Monday, October 14, 2013

65 Books You Need to Read in Your 20's (or whenever)

Those of you who know me well know that I love to read.  I usually read about a book a week, sometimes more. 

I love finding lists of suggested reading and then reading the entire list.  I love books.  I love to read. I love lists.  I love crossing things of lists.  Lists of books are a no brainer for me.
Recently I came across this list on Pinterest.....
I have read a few of these but I found the list to be intriguing.  So, although I am no longer in my 20’s (just barely), I decided to jump right in and read all the books I should have apparently read before last March. Here’s to hoping these books still apply to my 30 year OLD ass.
I am not going in any particular order.  Basically I am starting with the ones I find the most quickly and for the least amount of money on my Kindle.  Over the weekend I read, The Brief Wondrous Life of Oscar Wao, by Junot Diaz. 
All I can say is wow.
Wow Wao.
The book begins with a story about a young boy and his growing pains with his body and girls.  It deceptively lulls the reader into thinking that what you are about to read is a heartwarming and humorous tale of a boy coming into his own while suffering some heartbreak and few embarrassments along the way.   And you do read that…..just with more emphasis on the heartbreak than on the heartwarm.
This book unfolds an entire familial history spanning decades. I was introduced to cultures that I knew nothing about and really didn’t even know existed other than seeing the chunks of land that these cultures occupy while glancing at maps.  
Much of the book is set in the Dominican Republic during times of political turmoil.  At risk of sounding very self-righteously American, on top of being very informative, this book also really made me think about the everyday freedoms we have without ever realizing they are freedoms.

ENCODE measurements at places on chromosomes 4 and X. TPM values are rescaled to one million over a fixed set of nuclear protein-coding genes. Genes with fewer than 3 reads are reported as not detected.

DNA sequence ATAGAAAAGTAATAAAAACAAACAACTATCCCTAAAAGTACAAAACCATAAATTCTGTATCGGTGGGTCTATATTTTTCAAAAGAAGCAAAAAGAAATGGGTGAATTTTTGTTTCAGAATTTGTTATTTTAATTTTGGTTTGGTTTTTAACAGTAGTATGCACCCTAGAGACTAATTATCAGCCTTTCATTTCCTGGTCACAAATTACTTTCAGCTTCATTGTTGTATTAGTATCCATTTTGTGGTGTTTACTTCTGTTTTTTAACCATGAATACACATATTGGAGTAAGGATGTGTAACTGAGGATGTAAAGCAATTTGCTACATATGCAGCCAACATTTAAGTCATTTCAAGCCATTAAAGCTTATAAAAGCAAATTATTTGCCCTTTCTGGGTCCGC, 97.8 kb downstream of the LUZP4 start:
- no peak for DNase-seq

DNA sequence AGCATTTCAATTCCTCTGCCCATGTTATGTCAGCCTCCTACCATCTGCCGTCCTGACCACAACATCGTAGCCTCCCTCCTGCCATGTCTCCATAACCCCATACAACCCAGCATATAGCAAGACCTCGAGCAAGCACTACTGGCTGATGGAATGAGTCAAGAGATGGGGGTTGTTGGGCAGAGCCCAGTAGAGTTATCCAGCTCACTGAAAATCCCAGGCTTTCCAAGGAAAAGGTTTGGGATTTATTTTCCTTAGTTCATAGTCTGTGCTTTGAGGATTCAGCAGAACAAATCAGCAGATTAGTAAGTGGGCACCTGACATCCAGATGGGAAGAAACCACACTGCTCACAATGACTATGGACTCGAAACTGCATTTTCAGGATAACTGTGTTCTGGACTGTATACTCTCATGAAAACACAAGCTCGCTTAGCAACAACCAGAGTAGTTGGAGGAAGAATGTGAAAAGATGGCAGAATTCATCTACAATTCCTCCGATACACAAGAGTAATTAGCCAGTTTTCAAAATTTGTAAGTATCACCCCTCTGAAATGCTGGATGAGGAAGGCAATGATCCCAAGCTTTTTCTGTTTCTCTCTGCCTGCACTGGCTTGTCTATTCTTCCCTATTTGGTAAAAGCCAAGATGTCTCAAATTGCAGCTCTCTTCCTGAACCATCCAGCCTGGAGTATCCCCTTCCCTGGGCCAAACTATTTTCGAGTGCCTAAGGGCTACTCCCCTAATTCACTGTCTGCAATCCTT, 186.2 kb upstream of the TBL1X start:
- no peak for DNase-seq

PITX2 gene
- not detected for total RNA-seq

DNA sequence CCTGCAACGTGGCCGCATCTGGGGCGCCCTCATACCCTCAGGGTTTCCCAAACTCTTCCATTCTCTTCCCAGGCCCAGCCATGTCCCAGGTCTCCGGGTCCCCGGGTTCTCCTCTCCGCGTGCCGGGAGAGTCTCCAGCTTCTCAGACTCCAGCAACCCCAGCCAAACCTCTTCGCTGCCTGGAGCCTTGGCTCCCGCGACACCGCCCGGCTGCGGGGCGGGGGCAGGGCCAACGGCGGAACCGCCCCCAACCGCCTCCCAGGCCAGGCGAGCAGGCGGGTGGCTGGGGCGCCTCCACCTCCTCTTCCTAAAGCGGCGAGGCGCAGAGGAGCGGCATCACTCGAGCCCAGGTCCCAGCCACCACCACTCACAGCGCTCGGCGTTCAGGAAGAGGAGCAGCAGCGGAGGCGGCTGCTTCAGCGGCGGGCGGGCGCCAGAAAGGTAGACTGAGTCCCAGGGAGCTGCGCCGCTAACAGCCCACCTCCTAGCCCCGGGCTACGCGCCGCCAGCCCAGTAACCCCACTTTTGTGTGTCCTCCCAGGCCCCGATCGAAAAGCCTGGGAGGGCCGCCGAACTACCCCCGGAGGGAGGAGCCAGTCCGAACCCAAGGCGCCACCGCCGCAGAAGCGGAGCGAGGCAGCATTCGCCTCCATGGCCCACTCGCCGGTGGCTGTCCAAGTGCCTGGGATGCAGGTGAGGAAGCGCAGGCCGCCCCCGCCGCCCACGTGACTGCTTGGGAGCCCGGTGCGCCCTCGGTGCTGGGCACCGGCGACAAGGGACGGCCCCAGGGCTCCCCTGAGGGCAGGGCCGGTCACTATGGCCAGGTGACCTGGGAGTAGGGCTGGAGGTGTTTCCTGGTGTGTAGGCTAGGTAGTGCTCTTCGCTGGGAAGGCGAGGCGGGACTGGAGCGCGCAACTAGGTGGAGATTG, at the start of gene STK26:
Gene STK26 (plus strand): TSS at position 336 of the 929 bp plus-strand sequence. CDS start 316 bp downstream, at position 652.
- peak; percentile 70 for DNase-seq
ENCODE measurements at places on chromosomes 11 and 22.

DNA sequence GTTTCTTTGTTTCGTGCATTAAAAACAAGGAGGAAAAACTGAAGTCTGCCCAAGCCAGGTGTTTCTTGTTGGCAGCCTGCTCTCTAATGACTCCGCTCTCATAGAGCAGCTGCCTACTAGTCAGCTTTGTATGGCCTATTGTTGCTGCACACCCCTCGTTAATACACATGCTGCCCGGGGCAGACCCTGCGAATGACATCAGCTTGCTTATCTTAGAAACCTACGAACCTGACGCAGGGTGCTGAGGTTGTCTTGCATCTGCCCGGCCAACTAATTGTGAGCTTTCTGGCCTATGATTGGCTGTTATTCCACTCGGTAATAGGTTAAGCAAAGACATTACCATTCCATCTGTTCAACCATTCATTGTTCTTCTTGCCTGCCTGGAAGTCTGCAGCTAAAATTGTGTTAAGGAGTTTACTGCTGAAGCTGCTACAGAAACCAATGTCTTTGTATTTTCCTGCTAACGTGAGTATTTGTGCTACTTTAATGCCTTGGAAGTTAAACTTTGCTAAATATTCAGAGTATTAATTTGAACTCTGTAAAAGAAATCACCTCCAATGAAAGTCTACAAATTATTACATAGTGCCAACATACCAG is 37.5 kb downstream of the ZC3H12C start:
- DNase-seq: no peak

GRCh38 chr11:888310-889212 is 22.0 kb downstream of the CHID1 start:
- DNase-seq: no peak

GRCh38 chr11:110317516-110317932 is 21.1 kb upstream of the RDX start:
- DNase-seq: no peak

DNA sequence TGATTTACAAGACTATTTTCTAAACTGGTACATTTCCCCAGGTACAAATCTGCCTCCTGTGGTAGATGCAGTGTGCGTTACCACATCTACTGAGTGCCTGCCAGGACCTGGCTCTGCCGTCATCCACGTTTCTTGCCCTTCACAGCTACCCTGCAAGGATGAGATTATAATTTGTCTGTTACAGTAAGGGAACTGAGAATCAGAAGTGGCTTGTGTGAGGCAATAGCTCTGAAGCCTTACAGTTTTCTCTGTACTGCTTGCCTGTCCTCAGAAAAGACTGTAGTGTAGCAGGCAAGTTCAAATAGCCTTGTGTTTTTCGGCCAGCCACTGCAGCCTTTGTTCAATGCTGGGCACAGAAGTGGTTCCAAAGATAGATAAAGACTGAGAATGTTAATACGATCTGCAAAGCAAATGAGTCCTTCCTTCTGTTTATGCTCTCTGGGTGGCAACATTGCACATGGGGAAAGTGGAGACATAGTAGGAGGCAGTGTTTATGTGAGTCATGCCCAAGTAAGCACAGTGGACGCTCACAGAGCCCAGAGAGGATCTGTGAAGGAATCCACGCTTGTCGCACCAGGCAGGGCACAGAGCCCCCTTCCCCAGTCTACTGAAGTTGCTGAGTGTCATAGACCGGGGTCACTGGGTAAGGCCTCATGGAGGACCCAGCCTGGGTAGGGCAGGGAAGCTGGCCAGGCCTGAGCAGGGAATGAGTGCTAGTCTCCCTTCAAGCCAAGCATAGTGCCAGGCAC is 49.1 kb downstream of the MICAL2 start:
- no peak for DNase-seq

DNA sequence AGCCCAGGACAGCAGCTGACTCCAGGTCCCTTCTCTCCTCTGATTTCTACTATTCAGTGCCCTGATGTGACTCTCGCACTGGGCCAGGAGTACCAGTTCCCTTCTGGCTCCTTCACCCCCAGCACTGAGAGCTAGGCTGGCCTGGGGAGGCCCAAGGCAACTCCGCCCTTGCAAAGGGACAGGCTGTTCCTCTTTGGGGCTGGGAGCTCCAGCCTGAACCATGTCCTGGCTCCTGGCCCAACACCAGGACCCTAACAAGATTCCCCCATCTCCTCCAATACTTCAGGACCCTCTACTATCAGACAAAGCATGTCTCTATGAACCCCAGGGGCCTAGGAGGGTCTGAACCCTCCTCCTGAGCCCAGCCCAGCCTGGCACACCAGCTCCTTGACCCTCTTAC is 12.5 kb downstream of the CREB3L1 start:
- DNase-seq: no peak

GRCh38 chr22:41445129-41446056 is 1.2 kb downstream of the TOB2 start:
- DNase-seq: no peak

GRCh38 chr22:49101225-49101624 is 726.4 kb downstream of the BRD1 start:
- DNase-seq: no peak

There a a lot of heart wrenching moments but the lessons you take away and the little bit of humor you do squeeze out of the words is worth it.  The narrator, speaking in broken English, slang and sometimes Spanish, really has a unique voice that I suspect is very real and without pretense.  But I really wouldn’t know considering the lack of knowledge I have on the culture. But it feels sincere and that is more than half the battle I would assume.
This book embodies an idea, or belief, that I have held for a long time.  I believe that our ancestors and family’s course influences us in ways that we could never imagine.  The past, although doesn’t necessarily have to shape who we are, it most certainly influences who we become.  And I believe this is true of family members and occurrences that may be hundreds of years removed and that we know nothing about.  I believe things come full circle without our ever knowing it.  And my idea of Heaven (like actual Heaven, not just my idea of a heavenly day or something) is one day meeting those ancestors and knowing and understanding  those occurrences so that we may better understand why we were the way we were and why we felt the way we did about things.  Your own personal meaning of self.
This book embodies these ideas in its own way…..and through a curse.  Which is cool.
Which of these books have you already read?  Plan to read?  Which books are on your list?
A little too existential for a Monday,

1 comment:

  1. Okay, so I've only heard of maybe 10 of these books. But, Never Let Me Go is a GREAT book that I definitely recommend. Made me think that I should look into some of the others. This Wao book sounds very interesting. And not knowing anything about it other than what you wrote, it sounds similar to one I just finished-- Balzac and the Little Chinese Seamstress. It takes place in China, but it had the same sort of culture shock effect on me that you described. If you liked this, you should check it out.